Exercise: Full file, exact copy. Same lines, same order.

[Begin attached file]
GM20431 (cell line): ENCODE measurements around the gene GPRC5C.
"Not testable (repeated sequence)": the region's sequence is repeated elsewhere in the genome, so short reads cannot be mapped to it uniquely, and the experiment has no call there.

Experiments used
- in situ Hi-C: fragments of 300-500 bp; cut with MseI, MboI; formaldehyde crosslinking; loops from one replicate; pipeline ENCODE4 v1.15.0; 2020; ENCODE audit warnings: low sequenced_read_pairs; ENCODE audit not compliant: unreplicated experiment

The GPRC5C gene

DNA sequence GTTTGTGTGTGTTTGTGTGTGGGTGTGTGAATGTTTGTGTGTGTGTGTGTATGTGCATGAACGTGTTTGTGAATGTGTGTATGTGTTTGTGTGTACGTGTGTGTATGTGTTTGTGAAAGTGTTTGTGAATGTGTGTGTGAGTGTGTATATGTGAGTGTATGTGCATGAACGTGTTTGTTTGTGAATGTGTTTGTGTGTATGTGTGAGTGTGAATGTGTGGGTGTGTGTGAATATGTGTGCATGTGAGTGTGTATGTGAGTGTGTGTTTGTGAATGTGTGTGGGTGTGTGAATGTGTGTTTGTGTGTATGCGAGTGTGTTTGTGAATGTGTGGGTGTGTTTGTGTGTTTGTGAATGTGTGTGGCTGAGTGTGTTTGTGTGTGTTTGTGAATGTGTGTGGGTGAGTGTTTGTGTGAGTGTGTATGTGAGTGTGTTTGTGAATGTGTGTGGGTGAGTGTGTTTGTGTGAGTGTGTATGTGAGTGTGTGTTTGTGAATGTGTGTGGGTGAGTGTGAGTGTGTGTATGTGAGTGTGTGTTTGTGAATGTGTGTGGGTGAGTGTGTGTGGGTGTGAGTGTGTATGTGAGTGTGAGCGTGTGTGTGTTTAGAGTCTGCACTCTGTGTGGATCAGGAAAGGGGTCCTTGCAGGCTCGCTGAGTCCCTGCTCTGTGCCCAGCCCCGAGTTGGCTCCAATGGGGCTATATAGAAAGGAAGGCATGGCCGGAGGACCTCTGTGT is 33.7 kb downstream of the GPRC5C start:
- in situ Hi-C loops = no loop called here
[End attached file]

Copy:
GM20431 (cell line): ENCODE measurements around the gene GPRC5C.
"Not testable (repeated sequence)": the region's sequence is repeated elsewhere in the genome, so short reads cannot be mapped to it uniquely, and the experiment has no call there.

Experiments used
- in situ Hi-C: fragments of 300-500 bp; cut with MseI, MboI; formaldehyde crosslinking; loops from one replicate; pipeline ENCODE4 v1.15.0; 2020; ENCODE audit warnings: low sequenced_read_pairs; ENCODE audit not compliant: unreplicated experiment

The GPRC5C gene

DNA sequence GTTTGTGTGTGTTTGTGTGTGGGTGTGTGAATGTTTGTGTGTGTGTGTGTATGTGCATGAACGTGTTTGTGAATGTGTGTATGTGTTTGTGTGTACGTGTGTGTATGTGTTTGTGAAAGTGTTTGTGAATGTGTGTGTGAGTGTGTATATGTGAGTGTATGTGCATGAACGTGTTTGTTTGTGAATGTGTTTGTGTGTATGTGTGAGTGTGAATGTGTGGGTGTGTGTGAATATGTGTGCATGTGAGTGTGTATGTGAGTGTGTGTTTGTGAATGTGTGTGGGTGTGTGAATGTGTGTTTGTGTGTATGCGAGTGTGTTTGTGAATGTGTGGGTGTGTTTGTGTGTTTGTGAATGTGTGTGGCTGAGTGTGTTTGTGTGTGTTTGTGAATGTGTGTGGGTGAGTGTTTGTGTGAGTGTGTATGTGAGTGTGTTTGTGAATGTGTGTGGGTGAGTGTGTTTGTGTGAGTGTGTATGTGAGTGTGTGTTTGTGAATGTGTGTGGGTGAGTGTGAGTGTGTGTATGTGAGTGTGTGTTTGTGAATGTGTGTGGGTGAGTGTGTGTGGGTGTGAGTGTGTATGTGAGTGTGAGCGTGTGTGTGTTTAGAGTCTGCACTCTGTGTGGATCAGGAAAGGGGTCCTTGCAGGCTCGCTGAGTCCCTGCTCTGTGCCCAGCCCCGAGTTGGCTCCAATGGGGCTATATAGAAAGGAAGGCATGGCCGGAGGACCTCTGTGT is 33.7 kb downstream of the GPRC5C start:
- in situ Hi-C loops = no loop called here